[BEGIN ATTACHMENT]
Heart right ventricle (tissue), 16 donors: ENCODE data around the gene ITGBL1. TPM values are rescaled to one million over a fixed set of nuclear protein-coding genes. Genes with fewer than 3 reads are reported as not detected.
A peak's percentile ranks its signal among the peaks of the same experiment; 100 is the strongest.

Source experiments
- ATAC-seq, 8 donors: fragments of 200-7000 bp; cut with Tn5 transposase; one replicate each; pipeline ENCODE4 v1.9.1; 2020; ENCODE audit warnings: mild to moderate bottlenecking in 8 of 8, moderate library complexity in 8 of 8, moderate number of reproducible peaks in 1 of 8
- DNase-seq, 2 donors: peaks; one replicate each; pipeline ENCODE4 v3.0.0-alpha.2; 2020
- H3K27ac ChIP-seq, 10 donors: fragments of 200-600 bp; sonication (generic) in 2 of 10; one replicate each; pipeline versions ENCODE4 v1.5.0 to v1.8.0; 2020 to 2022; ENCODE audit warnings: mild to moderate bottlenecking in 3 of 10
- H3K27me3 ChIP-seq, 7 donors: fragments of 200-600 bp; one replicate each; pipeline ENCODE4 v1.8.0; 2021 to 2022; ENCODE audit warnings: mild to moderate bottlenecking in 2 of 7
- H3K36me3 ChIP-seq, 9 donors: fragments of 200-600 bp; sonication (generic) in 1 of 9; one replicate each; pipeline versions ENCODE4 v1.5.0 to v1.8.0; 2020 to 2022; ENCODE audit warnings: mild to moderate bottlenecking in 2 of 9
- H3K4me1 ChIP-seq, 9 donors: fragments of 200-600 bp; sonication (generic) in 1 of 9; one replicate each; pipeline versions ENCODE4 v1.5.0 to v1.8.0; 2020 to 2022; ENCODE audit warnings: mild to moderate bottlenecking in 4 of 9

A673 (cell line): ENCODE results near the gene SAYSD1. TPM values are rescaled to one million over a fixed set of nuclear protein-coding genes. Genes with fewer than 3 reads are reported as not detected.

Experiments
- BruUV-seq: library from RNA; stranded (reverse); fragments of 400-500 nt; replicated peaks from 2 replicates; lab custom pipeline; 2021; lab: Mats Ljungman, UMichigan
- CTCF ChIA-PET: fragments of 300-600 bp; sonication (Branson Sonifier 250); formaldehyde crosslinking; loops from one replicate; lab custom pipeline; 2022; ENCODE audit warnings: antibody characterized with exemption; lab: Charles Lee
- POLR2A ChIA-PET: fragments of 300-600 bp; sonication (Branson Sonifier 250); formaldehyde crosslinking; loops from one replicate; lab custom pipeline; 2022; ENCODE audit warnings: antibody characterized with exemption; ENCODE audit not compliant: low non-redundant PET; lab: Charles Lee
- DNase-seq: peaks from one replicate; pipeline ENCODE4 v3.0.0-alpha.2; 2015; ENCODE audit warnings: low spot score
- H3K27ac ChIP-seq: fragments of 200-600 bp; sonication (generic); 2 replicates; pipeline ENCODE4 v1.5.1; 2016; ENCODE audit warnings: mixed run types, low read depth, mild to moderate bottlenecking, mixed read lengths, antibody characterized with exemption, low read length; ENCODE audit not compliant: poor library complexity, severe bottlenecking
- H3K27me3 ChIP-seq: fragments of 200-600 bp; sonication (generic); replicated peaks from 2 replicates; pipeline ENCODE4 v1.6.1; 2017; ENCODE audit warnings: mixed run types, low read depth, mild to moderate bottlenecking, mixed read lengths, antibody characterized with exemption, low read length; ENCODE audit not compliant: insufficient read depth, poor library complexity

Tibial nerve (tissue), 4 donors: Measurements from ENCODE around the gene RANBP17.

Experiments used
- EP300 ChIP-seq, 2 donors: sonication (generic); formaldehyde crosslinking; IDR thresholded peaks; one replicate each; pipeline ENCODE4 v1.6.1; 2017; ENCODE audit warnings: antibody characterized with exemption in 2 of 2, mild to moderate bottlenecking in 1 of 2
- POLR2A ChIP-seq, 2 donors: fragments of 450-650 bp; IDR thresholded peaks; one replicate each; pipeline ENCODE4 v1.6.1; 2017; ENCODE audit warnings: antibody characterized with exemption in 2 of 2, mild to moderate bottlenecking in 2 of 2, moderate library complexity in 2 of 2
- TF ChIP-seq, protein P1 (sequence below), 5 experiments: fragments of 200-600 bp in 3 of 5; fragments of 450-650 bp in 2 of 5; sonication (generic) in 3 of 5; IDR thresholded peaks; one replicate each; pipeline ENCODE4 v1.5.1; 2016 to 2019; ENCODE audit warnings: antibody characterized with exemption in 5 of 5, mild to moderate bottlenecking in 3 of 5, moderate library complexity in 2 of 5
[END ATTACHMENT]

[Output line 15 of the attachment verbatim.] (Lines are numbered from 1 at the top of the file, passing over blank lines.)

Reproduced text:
- DNase-seq: peaks from one replicate; pipeline ENCODE4 v3.0.0-alpha.2; 2015; ENCODE audit warnings: low spot score